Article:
Open Access This article is licensed under a Creative Commons Attribution 4.0 International License, which permits use, sharing, adaptation, distribution and reproduction in any medium or format, as long as you give appropriate credit to the original author(s) and the source, provide a link to the Creative Commons license, and indicate if changes were made. The images or other third party material in this article are included in the article’s Creative Commons license, unless indicated otherwise in a credit line to the material. If material is not included in the article’s Creative Commons license and your intended use is not permitted by statutory regulation or exceeds the permitted use, you will need to obtain permission directly from the copyright holder. To view a copy of this license, visit http://creativecommons.org/licenses/by/4.0/.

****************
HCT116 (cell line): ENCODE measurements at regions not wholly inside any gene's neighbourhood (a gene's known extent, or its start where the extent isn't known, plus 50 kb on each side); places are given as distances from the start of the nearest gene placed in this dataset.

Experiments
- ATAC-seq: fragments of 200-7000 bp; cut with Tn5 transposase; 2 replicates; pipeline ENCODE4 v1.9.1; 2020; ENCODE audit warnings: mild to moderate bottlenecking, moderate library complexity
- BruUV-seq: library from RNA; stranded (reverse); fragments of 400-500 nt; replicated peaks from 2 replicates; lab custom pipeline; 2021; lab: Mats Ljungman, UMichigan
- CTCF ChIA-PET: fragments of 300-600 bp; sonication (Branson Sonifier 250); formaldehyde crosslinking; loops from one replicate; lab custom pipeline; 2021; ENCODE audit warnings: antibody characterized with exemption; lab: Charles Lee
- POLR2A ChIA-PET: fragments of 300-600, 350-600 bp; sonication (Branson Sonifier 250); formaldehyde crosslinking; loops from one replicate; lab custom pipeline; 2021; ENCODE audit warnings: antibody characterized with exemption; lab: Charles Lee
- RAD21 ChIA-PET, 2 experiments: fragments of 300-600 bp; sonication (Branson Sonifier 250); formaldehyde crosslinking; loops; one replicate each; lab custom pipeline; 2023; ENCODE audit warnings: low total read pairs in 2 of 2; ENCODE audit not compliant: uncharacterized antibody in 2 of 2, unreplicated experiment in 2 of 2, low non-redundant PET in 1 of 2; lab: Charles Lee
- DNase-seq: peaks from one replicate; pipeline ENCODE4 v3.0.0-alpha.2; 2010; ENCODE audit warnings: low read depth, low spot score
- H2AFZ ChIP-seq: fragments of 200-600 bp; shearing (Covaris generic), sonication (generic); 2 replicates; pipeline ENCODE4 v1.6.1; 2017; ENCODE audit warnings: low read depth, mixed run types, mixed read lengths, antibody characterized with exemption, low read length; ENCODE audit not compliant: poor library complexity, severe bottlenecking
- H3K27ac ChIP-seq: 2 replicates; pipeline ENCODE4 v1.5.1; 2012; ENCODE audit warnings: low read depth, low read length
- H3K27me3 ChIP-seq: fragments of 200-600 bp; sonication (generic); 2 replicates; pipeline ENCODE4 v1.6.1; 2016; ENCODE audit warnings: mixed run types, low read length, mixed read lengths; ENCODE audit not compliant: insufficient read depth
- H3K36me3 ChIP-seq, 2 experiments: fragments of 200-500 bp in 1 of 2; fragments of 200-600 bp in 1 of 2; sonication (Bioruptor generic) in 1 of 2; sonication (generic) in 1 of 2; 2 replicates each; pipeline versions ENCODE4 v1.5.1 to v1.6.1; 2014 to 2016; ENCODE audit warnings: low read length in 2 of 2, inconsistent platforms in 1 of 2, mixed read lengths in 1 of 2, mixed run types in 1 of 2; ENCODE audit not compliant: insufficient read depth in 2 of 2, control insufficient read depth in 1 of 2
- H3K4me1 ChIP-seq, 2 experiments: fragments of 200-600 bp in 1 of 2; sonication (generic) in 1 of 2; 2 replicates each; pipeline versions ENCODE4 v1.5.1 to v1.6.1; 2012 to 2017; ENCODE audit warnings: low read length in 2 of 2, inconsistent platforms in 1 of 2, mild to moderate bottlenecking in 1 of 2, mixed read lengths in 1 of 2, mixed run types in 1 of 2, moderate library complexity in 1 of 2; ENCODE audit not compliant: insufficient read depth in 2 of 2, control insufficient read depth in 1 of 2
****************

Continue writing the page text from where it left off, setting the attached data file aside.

About this article
Cite this article
Feiger, B., Gounley, J., Adler, D. et al. Accelerating massively parallel hemodynamic models of coarctation of the aorta using neural networks. Sci Rep 10, 9508 (2020). https://doi.org/10.1038/s41598020662250
Received:
Accepted:
Published:
DOI: https://doi.org/10.1038/s41598020662250
Further reading

The Critical Role of Lumped Parameter Models in PatientSpecific Cardiovascular Simulations
Archives of Computational Methods in Engineering (2022)

Machine Learning for Cardiovascular Biomechanics Modeling: Challenges and Beyond
Annals of Biomedical Engineering (2022)

An efficient, localised approach for the simulation of elastic blood vessels using the lattice Boltzmann method
Scientific Reports (2021)
Comments
By submitting a comment you agree to abide by our Terms and Community Guidelines. If you find something abusive or that does not comply with our terms or guidelines please flag it as inappropriate.